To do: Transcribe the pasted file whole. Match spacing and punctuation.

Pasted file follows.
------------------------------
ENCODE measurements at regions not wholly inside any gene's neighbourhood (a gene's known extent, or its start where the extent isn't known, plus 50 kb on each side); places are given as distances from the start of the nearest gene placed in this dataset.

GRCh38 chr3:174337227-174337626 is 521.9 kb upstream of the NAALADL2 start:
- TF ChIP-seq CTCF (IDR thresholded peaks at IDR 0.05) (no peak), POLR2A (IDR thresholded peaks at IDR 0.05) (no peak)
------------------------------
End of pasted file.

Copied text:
ENCODE measurements at regions not wholly inside any gene's neighbourhood (a gene's known extent, or its start where the extent isn't known, plus 50 kb on each side); places are given as distances from the start of the nearest gene placed in this dataset.

GRCh38 chr3:174337227-174337626 is 521.9 kb upstream of the NAALADL2 start:
- TF ChIP-seq CTCF (IDR thresholded peaks at IDR 0.05) (no peak), POLR2A (IDR thresholded peaks at IDR 0.05) (no peak)